Students ' Motivation And Engagement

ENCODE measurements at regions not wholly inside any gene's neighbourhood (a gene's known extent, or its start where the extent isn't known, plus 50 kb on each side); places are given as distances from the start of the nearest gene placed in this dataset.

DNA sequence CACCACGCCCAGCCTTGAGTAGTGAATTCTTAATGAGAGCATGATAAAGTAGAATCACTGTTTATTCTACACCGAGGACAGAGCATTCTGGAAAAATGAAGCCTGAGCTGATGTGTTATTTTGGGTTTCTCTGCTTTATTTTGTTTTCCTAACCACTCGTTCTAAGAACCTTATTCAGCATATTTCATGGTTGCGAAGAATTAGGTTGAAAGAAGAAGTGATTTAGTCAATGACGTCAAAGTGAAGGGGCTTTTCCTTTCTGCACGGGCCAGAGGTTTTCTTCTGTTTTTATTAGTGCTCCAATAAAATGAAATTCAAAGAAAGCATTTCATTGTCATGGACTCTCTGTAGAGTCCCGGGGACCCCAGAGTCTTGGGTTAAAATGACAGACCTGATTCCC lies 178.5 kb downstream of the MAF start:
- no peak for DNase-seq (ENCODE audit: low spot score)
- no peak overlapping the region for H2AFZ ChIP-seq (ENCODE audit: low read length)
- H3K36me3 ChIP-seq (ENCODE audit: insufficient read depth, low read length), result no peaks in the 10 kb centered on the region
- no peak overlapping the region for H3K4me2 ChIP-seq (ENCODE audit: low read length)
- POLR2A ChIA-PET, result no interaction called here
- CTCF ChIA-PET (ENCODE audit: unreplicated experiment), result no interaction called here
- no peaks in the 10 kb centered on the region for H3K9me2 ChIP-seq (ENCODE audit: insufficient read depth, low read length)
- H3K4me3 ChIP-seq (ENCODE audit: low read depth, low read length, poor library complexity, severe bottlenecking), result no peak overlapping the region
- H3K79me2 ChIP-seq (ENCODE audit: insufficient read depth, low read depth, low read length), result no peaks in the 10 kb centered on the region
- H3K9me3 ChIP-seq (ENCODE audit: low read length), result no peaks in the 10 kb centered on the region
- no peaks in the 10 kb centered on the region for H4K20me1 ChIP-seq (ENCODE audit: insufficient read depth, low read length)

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Students’ motivation and engagement are huge issues in the educational system because students often perceive education as boring (Lee & Hammer, 2011). In contrast, games can motivate people engage with them, usually without any kind of rewards, only for the sake of fun (Dicheva, Dichev, Agre, & Angelova, 2015). This work will examine the use of gamification, which may be defined as “the use of game design elements in non-game contexts” (Deterding, Dixon, Khaled, & Nacke, 2011, p. 10) in the context of education. If gamification is that closely related to games, it should create a fun environment, motivate students to increase their engagement with the topic and lead to overall better academic performances. This results in the hypothesis of this work: Gamification used in educational environments improves educational outcomes. Current research suggests that students have a positive attitude towards gamification in education (Cheong, Flilippou, & Cheong, 2014). Two literature reviews respectively mapping studies also indicate that most of the investigated papers see positive effects in gamification in an educational context (Dicheva et al., 2015; Hamari, Koivisto, & Sarsa, 2014). However, there are also studies that noted a negative effect on students motivation or written exams (Domínguez et al., 2013; Hanus & Fox, 2015). The following work will investigate previous research on gamification in the domain of education and will examine if there are indicators for an improvement in students’ academic performance. First, every reference in the following annotated bibliography will be summarized in the context of the research question. Afterwards, potential shortcomings of the respective work will be shown as well as a description how... ... middle of paper ... ...ast feedback, social engagement and the freedom to fail – the most common game mechanics contain points, badges and leaderboards. The analysis of the investigated studies shows that most of them suggest positive results in relation to the use of gamification, such as higher student engagement or more passing students. On the other hand, a few studies reported negative outcomes and argued that, for example, gamification is expensive and time intensive to implement. As the authors point out they excluded studies, similar to Hamari, Koivisto and Sarsa (2014), that researched on topics close to gamification and therefore explicitly focused on the area of gamification in education which is also the context of this work. Consequently, the findings of this mapping study support the argument of this paper, that gamification can have positive effects on educational outcomes.
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